Company, F. J. Hard, manager, is
showing large bodies of fine milling
ore, and will soon be among the
The I.eRoy group on Champion ,
creek has a large amount of devel
opment. '
The Crystal is another promising
property with stamp-mill about
ready to run.
The Glen wood groug below the
Vesuvius is among the promising
prospects and the Baltimore group
on Sharp's creek is showing well.
The Oregon-Colorado group
owned by a company of that name
and the Vesuvius group owned by
the Vesuvius Gold Milling Com
pany Mr. P. J. Hard, manager,
are coming to the front rapidly.
The Oregon-Colorado is a copper
mine with good values in gold and
silver. The vein is opened by
two tunnels. The upper tunnel is
450 feet long and attains a depth of
four hundred feet from the surface
and shows from four feet to fifteen
feet of ore, assaying from 3 per
cent to 7 per cent copper and is
adapted to concentration. 1 he
lower tunnel has n length of eight
hundred feet, and nearly all in fine
ore, and there are several hundred
tons on the dump ready for the
This tunnel attains a depth of
over nine hundred feet from the
apex of the vein, at which depth
the ore is Ironi two teet to twenty
feet wide and will concentrate
about six to one making from $75
ioo concentrates.
A wagon road has just been com
pleted to this property and a short
time will see one of the finest re
duction plants in the state in active
The Vesuvius is one of the best
free milling and concentrating
mines in the district, and is opened
by two tunnels three hundred and
fifty feet apart vertically, connected
by an upraise, from which some
drifting has been done, disclosing ;
large bodies of good milling ore.
No. two level is in on the vein I
765 feet and discloses continuous:
ore of good grade from two feet to
nine feet wide.
Another tunnel, partly a cross
cut is being driven about one
thousand feet lower than No 2, and
will soon reach the vein, but in the
upper workings there is enought
ore in sight to keep the ten-stamp
mill at work for years.
A new stamp mill Is about com
pleted on this mine which will be
a model in every respect and under
the able and careful management
ol Mr. Hard a glorious furture is
promised to the fortunate owners.
W. W. Hoorim.
E. D. Cenuey, a mining man,
who lias an interest in some good
mines in Blue River, was in the
city yesterday. lie says great
activity prevails in the district.
There are more miners lu the dis
trict now than ever before in tbe
history of the district. He says a
new mill is going in on the Re
publicEugene Register.
Col Irwin Alahoii Addresses
Oregon Stale League,
Part of Speech.
At the session of the
Development League recently held
in Portland, Col Mahon addressed
that organization on the subject of
the American Mining Congress to
beheld in Portland begining the
22nd of August, in part lie said:
Todirectly and indirectly realize I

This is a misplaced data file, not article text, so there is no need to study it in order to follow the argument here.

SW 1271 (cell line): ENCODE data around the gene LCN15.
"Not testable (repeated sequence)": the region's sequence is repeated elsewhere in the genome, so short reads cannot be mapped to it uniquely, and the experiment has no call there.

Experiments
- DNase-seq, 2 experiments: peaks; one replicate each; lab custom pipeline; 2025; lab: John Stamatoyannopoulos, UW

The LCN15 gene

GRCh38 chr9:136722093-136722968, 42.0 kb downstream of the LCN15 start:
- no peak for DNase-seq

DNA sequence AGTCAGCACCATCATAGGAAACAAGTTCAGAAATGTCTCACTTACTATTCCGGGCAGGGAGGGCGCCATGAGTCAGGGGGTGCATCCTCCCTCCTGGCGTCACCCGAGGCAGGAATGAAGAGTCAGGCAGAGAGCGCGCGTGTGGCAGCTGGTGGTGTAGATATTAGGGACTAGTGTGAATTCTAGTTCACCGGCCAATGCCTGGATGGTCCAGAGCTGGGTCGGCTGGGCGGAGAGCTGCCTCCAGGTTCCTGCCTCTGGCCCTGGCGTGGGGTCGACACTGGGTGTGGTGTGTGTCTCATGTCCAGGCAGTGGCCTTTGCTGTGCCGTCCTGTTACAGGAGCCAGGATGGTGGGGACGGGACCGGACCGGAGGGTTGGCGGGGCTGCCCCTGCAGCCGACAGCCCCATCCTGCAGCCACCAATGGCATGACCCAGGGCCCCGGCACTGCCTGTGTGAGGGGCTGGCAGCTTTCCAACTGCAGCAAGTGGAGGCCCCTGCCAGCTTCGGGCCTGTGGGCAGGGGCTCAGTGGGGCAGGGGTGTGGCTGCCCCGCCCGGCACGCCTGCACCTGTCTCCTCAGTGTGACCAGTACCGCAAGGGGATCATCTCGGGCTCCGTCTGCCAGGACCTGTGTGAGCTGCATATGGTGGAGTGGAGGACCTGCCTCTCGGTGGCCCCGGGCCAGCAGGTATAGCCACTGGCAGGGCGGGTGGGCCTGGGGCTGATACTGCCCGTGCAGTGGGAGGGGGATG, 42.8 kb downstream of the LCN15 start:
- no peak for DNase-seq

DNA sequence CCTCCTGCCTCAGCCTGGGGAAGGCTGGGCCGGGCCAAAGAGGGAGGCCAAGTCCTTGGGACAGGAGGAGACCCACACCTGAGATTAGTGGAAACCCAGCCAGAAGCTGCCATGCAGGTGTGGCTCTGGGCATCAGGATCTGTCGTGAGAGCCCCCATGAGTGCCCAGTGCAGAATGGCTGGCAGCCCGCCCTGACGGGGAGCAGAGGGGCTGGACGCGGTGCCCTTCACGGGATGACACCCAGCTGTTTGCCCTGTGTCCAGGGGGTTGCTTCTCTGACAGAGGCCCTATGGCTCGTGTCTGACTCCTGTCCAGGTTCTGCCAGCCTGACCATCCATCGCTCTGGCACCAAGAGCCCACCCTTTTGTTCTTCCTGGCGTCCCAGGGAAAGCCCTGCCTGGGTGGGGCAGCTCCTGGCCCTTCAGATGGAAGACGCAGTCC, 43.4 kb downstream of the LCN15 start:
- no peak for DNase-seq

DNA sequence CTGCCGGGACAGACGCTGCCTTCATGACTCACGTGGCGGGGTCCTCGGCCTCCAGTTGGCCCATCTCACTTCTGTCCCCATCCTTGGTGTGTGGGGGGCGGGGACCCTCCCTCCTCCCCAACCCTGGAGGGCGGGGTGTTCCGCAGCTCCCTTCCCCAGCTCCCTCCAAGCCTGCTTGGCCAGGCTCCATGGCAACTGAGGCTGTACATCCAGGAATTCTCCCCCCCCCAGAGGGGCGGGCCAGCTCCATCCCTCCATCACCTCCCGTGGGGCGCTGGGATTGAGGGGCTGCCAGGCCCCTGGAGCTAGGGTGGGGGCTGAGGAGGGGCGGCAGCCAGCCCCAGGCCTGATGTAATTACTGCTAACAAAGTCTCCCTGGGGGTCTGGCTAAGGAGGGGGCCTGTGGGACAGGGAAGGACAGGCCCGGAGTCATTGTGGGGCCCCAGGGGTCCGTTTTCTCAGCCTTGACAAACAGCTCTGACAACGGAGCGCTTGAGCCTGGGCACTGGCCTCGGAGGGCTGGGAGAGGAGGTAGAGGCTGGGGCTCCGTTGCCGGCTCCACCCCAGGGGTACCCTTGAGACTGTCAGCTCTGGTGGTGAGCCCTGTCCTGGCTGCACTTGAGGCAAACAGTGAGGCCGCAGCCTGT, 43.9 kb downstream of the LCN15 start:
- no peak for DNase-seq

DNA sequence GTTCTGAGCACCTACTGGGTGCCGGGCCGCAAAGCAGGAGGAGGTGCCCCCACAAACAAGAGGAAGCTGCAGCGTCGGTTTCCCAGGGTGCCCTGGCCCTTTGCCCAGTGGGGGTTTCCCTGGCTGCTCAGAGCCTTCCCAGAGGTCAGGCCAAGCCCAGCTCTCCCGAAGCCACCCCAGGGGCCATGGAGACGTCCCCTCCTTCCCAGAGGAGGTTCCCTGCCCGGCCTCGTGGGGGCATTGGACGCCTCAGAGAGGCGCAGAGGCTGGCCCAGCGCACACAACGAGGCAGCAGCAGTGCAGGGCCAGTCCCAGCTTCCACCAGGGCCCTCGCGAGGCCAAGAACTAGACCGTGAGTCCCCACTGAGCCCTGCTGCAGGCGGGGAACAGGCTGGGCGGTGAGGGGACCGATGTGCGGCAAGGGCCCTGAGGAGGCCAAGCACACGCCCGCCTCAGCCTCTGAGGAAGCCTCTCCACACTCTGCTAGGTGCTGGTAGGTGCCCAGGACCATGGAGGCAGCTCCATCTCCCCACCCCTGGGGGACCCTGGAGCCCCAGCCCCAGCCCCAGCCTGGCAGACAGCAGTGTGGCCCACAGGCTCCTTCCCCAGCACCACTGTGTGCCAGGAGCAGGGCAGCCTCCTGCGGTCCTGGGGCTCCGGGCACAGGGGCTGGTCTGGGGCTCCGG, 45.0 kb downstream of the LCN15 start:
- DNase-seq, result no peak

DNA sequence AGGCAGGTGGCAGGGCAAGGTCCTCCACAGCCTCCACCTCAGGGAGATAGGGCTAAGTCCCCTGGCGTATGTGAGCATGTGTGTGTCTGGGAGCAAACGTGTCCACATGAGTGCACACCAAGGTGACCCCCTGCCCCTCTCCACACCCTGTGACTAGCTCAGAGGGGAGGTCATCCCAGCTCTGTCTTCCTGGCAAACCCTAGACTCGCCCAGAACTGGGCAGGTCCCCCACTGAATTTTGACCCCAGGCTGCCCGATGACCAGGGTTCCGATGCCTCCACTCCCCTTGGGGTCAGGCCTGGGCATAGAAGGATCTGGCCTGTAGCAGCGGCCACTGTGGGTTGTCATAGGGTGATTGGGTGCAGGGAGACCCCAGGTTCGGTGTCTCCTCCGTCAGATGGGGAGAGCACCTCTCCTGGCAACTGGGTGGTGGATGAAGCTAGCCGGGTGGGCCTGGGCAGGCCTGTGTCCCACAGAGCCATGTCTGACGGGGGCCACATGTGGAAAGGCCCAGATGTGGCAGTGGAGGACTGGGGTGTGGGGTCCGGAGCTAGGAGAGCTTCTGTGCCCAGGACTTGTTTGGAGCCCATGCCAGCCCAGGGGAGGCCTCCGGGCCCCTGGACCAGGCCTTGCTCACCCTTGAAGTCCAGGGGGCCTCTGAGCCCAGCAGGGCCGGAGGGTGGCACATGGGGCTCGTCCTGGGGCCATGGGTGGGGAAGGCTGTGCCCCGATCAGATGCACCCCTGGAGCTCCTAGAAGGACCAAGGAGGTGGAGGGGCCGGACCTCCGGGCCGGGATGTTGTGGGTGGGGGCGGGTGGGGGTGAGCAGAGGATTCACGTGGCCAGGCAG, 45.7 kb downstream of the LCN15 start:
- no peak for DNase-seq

desirable results, in a local way, j
from the holding of a session of the
American Mining Congress, the
citizens of the state in which, the
assembly convenes should, from
the moment their invitation is ac
cepted, enter into the spirit of the
enterprise with all possible enthu
iasm. It is for them to inject into
the matter not a passive, but a most
harmonious, energetic and en
lightened activity. In this way,
and by a comprehensive exhibit of
tacts aH to resources and advantages
there is no question whatever but
just the interest will be created that
is most desired and desirable,
namely, the greatest amount of
good to the greatest number.
If you have watched the news
papers of Portland closely, during
the past six months, von have al
ready learned through interviews
of reporters with gentlemen from
that state, that nothing was of such
vast general benefit to South Dakota
during the past 25 years as was the
holding of the sixth annual session
of the American Mining Congress.
There is no mystery whatever
surrounding such co-operation with
the Congress; nothing exaggerated
or impossible, any more than there
is mystery and impossible things
surrounding the natural and other
resources and advantages of Ore
Development of the Hiawatha
group of mining claims is again
under headway, Mr. Alfred John
sou having started up operations
this week with a crew of several
men, and some good strikes of ore
on the property may be expected at
any time.
This promising group of claims,
5 in number, is owned by the Hia
watha Mining and Milling Com
pany, h iviug its office and principal
place of business in this city, aud
has been organized since December
1901, shortly after which time it
acquired its present property. Dur
ing all this time the Company has
been steadily developing the prop
erty showing up good bodies of
merchantable ore carrying good
The business management of the
company is vested in a Board of
Directors consisting of J. E. Russel
Alfred Johnson and C. J. Howard,
nil rarphil nil sin ess men with mil
siderable experience in mining.
who are handling the affairs of the
company on a good solid business
Eastern Capitalists have recently
become interested in the Company
and are investing in the treasury
I Ladies Oxfords for 10 days
a so
Welch & Woods